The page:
Goals are beneficial because they give people purpose. Achieving goals brings feelings of satisfaction and validation of time well spent. Goals conversations, however, can be confusing and raise a lot of self-doubt. It often feels unappealing to discuss what we want and confront the reasons we do not have it.
Why do we set goals in our lives? What benefits, freedoms, or choices do we gain by achieving them? How do we plan to achieve our goals?
Every animal’s primary goal is to obtain the food it needs to survive. In the animal kingdom, we can observe species migrating hundreds of miles to hunt and kill food to survive. They often trudge through extreme environments to ensure their survival. The anticipation of food is what drives them to persevere through challenges to obtain it.
Humans routinely set goals to lose weight. People commonly want to shed pounds to improve their health or boost their self-esteem, but they often fail to follow through on what it takes to get slimmer. It requires a great deal of self-discipline and commitment to adopt new diet and exercise habits to lose weight. As with all goals, to achieve weight loss, one has to work for it.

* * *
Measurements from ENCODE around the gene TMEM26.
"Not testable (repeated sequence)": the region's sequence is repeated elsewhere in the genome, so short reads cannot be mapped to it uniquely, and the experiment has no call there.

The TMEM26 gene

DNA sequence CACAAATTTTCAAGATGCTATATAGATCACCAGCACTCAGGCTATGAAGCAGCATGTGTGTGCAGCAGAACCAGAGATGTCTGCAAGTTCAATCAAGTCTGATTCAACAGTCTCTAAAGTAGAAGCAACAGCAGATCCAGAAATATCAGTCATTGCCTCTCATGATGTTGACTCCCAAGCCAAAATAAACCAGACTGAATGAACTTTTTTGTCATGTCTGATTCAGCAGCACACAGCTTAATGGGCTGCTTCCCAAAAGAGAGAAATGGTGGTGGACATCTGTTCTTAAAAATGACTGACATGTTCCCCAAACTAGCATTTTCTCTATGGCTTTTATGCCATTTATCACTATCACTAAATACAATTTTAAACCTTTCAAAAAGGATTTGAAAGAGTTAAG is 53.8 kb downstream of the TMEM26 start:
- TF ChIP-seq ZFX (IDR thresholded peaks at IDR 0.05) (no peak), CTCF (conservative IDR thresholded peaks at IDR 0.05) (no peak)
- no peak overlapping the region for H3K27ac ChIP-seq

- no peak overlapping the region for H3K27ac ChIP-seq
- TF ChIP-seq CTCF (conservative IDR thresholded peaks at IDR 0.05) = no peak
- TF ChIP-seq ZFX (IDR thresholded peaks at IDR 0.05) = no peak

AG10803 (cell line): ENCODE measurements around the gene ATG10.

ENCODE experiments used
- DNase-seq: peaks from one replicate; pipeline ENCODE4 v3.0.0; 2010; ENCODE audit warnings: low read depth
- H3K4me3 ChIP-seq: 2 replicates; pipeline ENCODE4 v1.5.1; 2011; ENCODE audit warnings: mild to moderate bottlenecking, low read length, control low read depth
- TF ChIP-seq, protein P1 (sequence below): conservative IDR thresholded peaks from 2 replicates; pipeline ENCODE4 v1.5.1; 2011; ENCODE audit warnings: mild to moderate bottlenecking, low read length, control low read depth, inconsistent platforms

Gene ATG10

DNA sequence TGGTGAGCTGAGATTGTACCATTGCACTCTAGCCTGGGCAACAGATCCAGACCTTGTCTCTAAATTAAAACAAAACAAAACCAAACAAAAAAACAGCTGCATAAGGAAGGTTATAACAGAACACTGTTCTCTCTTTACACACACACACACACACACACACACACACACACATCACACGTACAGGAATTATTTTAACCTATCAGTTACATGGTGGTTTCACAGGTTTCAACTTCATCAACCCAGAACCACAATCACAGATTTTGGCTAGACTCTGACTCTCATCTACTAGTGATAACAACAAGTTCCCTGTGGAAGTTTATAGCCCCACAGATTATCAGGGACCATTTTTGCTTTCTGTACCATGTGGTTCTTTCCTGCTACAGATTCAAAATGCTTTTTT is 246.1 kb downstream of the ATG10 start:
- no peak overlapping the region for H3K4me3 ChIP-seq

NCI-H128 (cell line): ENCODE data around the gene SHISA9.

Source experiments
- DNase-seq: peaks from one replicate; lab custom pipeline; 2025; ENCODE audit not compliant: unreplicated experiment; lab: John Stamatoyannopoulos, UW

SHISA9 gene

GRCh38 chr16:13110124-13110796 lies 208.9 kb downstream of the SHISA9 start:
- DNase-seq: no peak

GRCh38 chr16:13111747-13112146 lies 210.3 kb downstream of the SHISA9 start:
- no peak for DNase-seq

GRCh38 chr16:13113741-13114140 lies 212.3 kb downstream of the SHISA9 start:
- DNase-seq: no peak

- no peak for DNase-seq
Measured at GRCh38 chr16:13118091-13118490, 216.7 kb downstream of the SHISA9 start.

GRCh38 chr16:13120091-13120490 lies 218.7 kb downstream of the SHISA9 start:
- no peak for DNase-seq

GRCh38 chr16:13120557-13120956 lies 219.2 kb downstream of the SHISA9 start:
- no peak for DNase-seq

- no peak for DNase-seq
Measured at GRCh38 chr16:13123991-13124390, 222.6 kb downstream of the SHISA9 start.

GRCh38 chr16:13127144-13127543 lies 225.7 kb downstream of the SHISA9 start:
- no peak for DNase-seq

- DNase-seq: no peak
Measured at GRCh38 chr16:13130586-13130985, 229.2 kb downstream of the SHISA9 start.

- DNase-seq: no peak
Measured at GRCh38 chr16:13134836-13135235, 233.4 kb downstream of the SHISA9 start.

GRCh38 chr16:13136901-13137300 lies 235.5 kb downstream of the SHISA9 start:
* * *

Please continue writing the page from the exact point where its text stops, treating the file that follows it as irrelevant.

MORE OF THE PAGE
Discomfort in areas like career or life, in general, is not necessarily a bad feeling to have. Stepping outside of one’s comfort zone is required for change and self-actualization. It is important to focus on self-regulation and motivation when going after goals. People can become too comfortable in their current situations, and they may resist change, simply floating through day-to-day affairs. Living in cruise control impedes personal growth. This holding pattern often does not end until a crisis or a life-altering experience happens.
To grow, individuals need to become intimately familiar with themselves. They need to know their capabilities and shortcomings. Getting in touch with strengths and weaknesses often requires changing one’s belief system to become open to new ways of thinking. It involves scrutinizing attitudes and behaviors, then altering them to align with the objectives one seeks to accomplish.
When I analyze my own circumstances at this point in my life, I realize I need to make changes. I feel as though I have not yet accomplished enough in my 28 years. I have lazily and complacently drifted through life without taking action to achieve some important goals. I want to make more money and own a nice house in a nice neighborhood. I want to achieve a promotion and feel proud of attaining new prestige. Accomplishing these goals is central to becoming who I want to be.
What do you want? Why don’t you have it?